WE are two of the more than 50 people who attended the full meeting of the Fremantle council on Wednesday May 23 with the purpose of urging the city to reject Sunset Events’ proposal for a large shed tavern on Arthur Head.
We are also two of the 24 men and women, including many young people, who stood to address council about why this proposal was not right or good for Arthur Head and J Shed.
As long termers in this fight to save Arthur Head, it was heartening to hear the breadth and depth of argument and the strength and power of reason and rationale given by ‘the 24’.
Contrast this with just five men who stood to speak for the proposal.
At least three of the five being Sunset management or employees.
Perhaps a kind of knowing bemusement describes our reaction upon hearing mayor Brad Pettitt publicly refer to at least one of the Sunset proponents as ‘mate’.
This term of endearment was used to David Chitty, a director of Sunset as he was making his presentation.
Not one of ‘the 24’ concerned citizens who pleaded with council to ‘Preserve the Reserve’ and for non-tavern-driven activation could claim such rapport with mayor Pettit.
None of us were addressed by him in such familiar terms.
In the end the Sunset proposal was supported by a slim majority of one—councillors Sullivan, Fitzhardinge, Thompson, Hume and mayor Pettitt all voting for it.
Sadly in this sorry almost-five-year-long saga, it was not an unexpected result.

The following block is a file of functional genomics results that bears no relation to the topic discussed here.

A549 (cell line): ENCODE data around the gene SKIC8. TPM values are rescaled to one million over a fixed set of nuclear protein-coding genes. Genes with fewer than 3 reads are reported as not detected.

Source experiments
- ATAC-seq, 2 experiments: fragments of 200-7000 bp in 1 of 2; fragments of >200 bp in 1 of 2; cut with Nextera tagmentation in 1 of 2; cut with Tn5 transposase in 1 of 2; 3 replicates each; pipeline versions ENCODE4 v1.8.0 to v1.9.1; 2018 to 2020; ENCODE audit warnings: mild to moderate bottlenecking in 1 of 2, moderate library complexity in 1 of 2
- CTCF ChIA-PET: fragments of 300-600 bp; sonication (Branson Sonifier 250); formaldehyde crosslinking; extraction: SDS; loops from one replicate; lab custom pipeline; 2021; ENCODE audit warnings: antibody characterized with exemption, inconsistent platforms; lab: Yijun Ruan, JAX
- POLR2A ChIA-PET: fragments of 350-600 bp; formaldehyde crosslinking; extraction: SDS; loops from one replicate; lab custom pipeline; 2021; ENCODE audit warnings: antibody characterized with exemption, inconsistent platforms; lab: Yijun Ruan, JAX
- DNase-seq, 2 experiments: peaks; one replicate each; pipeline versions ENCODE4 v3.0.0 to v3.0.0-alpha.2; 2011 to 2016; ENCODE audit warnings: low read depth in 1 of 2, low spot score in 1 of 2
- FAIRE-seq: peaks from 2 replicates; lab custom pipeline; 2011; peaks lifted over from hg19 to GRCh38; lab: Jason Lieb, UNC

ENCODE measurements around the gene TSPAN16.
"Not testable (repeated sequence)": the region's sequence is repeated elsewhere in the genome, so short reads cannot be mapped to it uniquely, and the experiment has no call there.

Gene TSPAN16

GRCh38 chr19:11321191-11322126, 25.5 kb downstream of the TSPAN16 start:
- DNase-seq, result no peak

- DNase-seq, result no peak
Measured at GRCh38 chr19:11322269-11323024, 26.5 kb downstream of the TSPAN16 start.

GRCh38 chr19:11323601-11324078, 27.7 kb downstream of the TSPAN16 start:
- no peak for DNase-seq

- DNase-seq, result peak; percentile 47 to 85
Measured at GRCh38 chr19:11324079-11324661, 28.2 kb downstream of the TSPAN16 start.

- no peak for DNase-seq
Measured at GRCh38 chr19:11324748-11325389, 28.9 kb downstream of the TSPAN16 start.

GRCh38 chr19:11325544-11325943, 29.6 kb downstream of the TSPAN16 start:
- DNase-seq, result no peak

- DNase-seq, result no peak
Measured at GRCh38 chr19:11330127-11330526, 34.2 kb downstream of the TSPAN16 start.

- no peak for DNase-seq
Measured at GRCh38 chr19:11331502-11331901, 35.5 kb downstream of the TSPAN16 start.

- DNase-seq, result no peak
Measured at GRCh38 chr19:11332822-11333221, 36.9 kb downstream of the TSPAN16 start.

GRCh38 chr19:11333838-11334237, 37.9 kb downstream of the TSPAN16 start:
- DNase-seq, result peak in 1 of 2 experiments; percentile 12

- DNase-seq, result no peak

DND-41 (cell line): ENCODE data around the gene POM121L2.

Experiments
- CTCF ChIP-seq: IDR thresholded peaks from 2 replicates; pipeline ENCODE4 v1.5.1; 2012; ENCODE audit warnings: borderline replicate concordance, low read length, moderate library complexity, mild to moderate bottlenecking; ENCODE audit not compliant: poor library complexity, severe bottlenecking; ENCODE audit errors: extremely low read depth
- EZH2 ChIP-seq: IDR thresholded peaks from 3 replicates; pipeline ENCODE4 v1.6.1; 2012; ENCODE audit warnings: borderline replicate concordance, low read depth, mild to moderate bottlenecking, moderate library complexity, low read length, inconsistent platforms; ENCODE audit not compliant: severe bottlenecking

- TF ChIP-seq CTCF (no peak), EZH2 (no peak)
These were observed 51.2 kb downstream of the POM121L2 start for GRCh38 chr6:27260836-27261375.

We left the meeting with the term ‘Freudian slip’ loudly echoing in our ears.
Cheryl Greaves and Maryrose Baker
THE Royal George Hotel needs protecting and we all have a part to play.
Last Wednesday night East Fremantle town council passed an amendment to its Town Planning Scheme to do just that. The amendment gives council the best chance of preventing a 21-storey tower being built at the rear of the hotel, which was purchased by Saracen Properties for $627, 000 (yes that is correct).
The developer and owner of the hotel site could still apply directly to the Development Assessment Panel for approval to build a 21-storey tower.
The residents of the town and those who profess to care about our history and heritage need to let our elected representatives in both Fremantle and Bicton (a marginal seat) know that a structure which would literally tower over the entire Fremantle area is not wanted.
We must support our council in its efforts to secure the restoration of the hotel and a sensible development with a maximum of six stories to the rear (north) of the building. This would not exceed the height of the historic hotel.
Show your support for East Fremantle Town Council by contacting your MP: Simone McGurk, Fremantle@mp.wa.gov.au, and Lisa O’Malley, Bicton@mp.wa.gov.au
George Street, East Fremantle
CULTURAL tourism versus a tavern? It’s really a no brainer.
A split council? It makes very little difference .
The majority of the council is hellbent on promoting this direction, for the greater good of Fremantle.
The time for a rethink is due: Embrace the history of Fremantle and if egos are dented so what, but we need to alter the direction Fremantle is taking.
If this tavern is approved, Freo will be the worse for it, but I strongly believe the application will be rejected, common sense prevailing .